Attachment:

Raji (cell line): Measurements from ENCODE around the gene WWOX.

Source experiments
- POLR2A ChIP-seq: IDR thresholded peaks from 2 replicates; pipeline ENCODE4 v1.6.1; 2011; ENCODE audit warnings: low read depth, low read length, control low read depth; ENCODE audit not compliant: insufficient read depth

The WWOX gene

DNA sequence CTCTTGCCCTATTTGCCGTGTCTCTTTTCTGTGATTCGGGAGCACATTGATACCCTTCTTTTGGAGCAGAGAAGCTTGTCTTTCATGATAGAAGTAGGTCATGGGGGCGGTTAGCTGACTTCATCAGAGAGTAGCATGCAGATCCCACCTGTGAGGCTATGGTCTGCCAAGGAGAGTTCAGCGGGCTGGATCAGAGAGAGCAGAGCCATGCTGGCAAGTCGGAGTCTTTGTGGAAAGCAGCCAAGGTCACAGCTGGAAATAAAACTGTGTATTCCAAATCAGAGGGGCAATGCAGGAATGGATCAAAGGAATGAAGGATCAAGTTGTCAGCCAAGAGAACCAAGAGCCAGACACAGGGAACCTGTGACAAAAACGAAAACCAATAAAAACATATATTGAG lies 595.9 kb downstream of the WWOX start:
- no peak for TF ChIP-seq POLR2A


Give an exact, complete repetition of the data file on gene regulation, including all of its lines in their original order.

Raji (cell line): Measurements from ENCODE around the gene WWOX.

Source experiments
- POLR2A ChIP-seq: IDR thresholded peaks from 2 replicates; pipeline ENCODE4 v1.6.1; 2011; ENCODE audit warnings: low read depth, low read length, control low read depth; ENCODE audit not compliant: insufficient read depth

The WWOX gene

DNA sequence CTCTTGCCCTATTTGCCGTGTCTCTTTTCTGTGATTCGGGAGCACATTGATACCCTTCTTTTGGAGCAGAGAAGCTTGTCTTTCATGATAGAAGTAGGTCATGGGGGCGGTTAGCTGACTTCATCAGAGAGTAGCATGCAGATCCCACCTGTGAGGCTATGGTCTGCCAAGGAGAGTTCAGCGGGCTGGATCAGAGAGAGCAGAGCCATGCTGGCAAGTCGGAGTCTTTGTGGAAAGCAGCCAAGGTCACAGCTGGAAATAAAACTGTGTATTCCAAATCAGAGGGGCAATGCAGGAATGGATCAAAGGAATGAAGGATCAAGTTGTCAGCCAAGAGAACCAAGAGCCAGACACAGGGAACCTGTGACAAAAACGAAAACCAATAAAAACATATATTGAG lies 595.9 kb downstream of the WWOX start:
- no peak for TF ChIP-seq POLR2A